Showing posts with label Dating after divorce. Show all posts
Showing posts with label Dating after divorce. Show all posts

Friday, 8 August 2008

Remember When It Rained

I'm sitting in my son's bedroom, which used to be our study (he has captured and isolated the computer and I can only access it by using threats of withdrawal of services) and listening to Josh Groban on YouTube singing the most powerful, beautiful song I have heard for a long time 'Remember When It Rained' and quietly reflecting on my life.


I worry about tempting fate, that things will fall apart if I talk about it, make it real, even in a virtual sense. I am so happy with my life now, but experience has taught me to live only in the moment, so I try to stay with that. A couple of nights ago, we celebrated the first anniversary of the beginning of our journey to love each other, and we do. Love each other. I have no idea whether we can continue to hold onto this feeling, make it work tomorrow as well as today, but for now I love and am loved in return.

It doesn't get any better than that.



Monday, 7 April 2008

Cocooned

The iron-grey sky sealed our small corner of the countryside as we tramped through the whitening fields, the rest of the view lost in the horizontal blizzard that whipped our cheeks rosy red, hats pulled down over cold ears, scarves tightly knotted, gloved hands thrust deep into pockets. We turned for home, taking the short cut this time, as the world turned empty and white around us.

Back at the farmhouse, he split the last of the winter logs and we lit the fire, opened a bottle and idled the rest of the snowy afternoon away, cocooned from the outside world. The Sunday papers kept us busy, then a late lunch in the snowbound conservatory, candles lit, spring flowers in a jam jar glowing on the snow white African table cloth. We ate a delicious leg of lamb from the local butchers, with roasted vegetables in olive oil and garlic, red wine gravy, then chocolate pudding. My favourite.

For a little while, it was time out of time, and a lovely magical day.

Tuesday, 25 March 2008

Families and Other Challenges

As he opened the barn door, an icy blast of wind blew us into the vaulted room and the six twenty-some-things seated companionably around the kitchen table, eating, laughing and talking, turned and looked at the newcomers as my son and I joined the group.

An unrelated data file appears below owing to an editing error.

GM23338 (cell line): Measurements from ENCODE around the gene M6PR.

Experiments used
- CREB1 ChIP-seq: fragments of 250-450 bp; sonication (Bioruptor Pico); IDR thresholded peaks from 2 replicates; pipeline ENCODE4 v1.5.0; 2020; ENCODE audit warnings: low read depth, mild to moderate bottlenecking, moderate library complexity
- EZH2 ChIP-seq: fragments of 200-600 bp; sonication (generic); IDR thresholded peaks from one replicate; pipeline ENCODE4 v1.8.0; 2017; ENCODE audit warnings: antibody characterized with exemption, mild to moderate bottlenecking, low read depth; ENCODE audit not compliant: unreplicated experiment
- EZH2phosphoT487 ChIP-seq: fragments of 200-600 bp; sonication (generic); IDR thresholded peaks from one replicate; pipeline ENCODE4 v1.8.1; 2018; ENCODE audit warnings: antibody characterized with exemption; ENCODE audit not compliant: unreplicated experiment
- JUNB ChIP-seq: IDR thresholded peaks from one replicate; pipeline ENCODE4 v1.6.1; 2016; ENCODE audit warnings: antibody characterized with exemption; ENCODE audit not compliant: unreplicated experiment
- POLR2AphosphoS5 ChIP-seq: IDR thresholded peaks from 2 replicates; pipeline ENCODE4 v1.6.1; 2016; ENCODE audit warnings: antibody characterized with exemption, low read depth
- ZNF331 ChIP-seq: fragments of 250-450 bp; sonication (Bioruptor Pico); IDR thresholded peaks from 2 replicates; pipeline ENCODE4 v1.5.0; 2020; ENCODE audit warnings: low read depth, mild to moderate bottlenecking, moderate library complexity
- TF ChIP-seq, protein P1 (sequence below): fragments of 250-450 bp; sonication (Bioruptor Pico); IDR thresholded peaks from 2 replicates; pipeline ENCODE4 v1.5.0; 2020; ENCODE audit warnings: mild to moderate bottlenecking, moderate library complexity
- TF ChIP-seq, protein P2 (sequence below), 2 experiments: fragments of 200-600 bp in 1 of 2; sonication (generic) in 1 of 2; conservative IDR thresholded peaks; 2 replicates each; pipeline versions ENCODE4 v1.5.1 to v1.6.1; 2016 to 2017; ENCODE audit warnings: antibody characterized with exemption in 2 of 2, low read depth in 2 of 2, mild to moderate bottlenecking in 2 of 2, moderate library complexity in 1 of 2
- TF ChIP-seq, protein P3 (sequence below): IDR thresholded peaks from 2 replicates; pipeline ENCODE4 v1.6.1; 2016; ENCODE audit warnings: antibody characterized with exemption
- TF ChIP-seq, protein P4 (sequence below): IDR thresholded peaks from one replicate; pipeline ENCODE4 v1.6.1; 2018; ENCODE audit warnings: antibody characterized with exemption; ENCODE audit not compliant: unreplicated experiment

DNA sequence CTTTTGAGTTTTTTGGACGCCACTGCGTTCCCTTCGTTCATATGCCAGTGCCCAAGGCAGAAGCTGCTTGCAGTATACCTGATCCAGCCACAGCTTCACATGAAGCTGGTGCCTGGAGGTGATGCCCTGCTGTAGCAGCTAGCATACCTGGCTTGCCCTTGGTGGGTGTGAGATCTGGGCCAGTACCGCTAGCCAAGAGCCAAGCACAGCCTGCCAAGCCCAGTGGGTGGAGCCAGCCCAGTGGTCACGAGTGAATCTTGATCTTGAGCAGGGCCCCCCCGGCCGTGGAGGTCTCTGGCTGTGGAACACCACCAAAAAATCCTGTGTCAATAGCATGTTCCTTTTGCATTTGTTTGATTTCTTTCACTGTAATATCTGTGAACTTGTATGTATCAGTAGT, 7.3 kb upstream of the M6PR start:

It had seemed a good idea at the time, as we talked about how to manage the occasion and planned his menu, for me and my son to come along towards the end of lunch and have a drink with his children and assorted girlfriends, all staying in the area for Easter. In the end, it just seemed to underline our outsider status. Jokes flew around the table as the meal came to an end and coffee was served, but difficult feelings simmered just below the surface as we all skated over thin ice.

I slept badly that night, and woke in tears with the grey dawn, remembering the moment, exactly 24 years ago, when my second son was born at our home in London, his 2 year old brother asleep in the next bedroom, my mother in the bedroom above, my then husband elated at the safe birth of our new son.

Our lives have changed beyond recognition now. My 24 year old son spent the day in Yorkshire with friends, his brother in London with his father and his second wife, as my youngest son and I try to bridge the gulf between the family we were, and the life we have now.

Saturday, 16 February 2008

Full Circle

The wheel turns full circle. Last year I didn't get to Lille. My carefully made plans unravelled and my new dark pink travelling bag went unused as illness intervened. Time has passed and things have changed. I am now preparing to spend a couple of days in Bruges with TMITWJ. We can't go for the weekend, because he is sailing, but it is half term and we want to spend a couple of days away together and for some reason we have agreed on Bruges. This time I shall be driven, we shall take the ferry as he loves the sea, and I shall have a lovely man to share the experience with, to spend time walking and talking, eating and drinking, someone to hold close.

I still cannot quite believe that things have changed so much for me and find it hard to trust that I can continue to be as happy as I am today. Surely that would be too much to hope? Not that it's been plain sailing for us. There have been major wobbles and problems continue to arise and challenge us, but somehow we are still here and it just seems to get better all the time.